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Nat Microbiol. 2017 Jan 23;2:16257. doi: 10.1038/nmicrobiol.2016.257.

Wall teichoic acids mediate increased virulence in Staphylococcus aureus.

Author information

1
Department of Medicine, Interfacultary Institute for Microbiology and Infection Medicine (IMIT), University of Tübingen, Elfriede-Aulhorn Straße 6, 72076 Tübingen, Germany.
2
Department of Microbiology, University of Chicago, Chicago, Illinois 60637, USA.
3
Medical Microbiology, UMC Utrecht, Heidelberglaan 100, 3584CX Utrecht, The Netherlands.
4
Department of Immunology, University Medicine Greifswald, Ferdinand-Sauerbruch-Straße DZ7, 17475 Greifswald, Germany.
5
German Center for Infection Research (DZIF), Partner Site Tübingen, 72076 Tübingen, Germany.

Abstract

Community-associated methicillin-resistant Staphylococcus aureus (CA-MRSA) are the cause of a severe pandemic consisting primarily of skin and soft tissue infections. The underlying pathomechanisms have not been fully understood and we report here a mechanism that plays an important role for the elevated virulence of CA-MRSA. Surprisingly, skin abscess induction in an animal model was correlated with the amount of a major cell wall component of S. aureus, termed wall teichoic acid (WTA). CA-MRSA exhibited increased cell-wall-associated WTA content (WTAhigh) and thus were more active in inducing abscess formation via a WTA-dependent and T-cell-mediated mechanism than S. aureus strains with a WTAlow phenotype. We show here that WTA is directly involved in S. aureus strain-specific virulence and provide insight into the underlying molecular mechanisms that could guide the development of novel anti-infective strategies.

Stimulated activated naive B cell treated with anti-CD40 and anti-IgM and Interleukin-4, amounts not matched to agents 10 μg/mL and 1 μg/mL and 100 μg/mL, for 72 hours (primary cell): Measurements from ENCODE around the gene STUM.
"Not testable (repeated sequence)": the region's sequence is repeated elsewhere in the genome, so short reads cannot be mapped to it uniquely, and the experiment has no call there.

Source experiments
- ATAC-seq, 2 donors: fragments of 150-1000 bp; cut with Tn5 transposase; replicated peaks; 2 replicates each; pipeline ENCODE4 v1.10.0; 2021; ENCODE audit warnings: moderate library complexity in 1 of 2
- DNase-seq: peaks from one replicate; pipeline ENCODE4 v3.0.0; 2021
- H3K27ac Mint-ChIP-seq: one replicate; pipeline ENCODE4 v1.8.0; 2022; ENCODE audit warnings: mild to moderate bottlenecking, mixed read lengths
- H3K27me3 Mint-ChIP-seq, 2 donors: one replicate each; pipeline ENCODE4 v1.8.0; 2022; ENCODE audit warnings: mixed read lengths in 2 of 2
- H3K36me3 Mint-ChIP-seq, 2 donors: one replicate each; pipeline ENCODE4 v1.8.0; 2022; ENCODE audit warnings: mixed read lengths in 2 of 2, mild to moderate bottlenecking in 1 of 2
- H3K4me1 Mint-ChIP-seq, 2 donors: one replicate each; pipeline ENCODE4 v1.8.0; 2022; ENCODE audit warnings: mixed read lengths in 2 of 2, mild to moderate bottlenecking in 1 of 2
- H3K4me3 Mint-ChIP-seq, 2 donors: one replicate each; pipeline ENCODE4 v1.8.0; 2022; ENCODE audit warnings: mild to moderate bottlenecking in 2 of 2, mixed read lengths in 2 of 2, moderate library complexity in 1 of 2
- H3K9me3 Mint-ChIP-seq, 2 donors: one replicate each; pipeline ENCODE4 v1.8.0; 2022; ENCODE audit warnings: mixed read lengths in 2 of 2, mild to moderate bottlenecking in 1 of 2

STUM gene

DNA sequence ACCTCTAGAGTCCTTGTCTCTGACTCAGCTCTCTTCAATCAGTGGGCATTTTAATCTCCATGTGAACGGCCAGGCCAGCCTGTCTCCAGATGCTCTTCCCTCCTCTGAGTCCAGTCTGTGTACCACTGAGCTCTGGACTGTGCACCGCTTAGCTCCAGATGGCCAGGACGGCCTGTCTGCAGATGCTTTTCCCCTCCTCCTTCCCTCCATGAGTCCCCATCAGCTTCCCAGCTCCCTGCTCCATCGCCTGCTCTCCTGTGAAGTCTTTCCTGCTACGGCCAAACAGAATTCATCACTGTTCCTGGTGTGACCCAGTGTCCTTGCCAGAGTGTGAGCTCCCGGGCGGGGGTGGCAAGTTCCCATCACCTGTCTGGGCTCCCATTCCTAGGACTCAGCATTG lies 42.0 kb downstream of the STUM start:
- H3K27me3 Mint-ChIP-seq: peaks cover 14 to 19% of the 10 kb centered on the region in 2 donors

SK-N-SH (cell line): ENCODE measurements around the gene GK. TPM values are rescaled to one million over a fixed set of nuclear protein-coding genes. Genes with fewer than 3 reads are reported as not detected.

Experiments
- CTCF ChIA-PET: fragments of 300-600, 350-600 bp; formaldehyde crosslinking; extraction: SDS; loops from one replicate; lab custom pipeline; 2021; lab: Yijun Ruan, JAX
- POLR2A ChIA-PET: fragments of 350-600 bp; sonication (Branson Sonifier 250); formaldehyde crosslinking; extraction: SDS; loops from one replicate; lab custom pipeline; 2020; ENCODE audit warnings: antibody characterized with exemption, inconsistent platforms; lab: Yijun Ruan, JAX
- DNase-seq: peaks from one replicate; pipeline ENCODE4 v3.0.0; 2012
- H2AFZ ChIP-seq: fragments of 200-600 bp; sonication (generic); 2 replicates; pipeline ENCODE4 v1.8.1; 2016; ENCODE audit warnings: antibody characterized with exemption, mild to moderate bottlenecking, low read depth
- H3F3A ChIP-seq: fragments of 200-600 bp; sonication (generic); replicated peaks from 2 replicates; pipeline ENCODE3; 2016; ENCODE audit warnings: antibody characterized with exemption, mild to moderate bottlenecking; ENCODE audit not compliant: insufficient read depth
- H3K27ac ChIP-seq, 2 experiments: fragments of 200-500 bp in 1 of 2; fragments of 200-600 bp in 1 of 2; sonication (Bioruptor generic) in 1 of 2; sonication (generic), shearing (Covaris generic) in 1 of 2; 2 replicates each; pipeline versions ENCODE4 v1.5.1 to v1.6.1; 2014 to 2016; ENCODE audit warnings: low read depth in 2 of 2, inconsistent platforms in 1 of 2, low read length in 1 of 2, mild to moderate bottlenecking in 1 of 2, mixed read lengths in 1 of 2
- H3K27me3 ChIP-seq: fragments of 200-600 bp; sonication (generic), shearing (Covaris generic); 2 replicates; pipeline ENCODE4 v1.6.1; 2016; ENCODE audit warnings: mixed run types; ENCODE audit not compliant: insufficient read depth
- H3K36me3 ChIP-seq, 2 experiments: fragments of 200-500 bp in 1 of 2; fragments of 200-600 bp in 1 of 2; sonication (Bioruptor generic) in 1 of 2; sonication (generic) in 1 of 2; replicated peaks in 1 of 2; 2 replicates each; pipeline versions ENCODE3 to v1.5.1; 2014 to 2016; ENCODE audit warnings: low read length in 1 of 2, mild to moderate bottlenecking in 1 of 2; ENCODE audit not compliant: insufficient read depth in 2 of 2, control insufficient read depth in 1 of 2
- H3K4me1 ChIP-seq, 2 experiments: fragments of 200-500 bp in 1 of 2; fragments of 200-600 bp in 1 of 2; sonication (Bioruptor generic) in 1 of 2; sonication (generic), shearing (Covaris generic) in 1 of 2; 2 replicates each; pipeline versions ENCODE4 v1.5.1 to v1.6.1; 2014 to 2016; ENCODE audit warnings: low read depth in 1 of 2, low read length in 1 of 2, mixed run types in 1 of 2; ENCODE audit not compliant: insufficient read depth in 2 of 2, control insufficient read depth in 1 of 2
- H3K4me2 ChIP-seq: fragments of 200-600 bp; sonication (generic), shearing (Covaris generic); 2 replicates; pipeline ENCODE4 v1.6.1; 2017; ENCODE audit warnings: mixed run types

PMID:
28112716
DOI:
10.1038/nmicrobiol.2016.257
[Indexed for MEDLINE]

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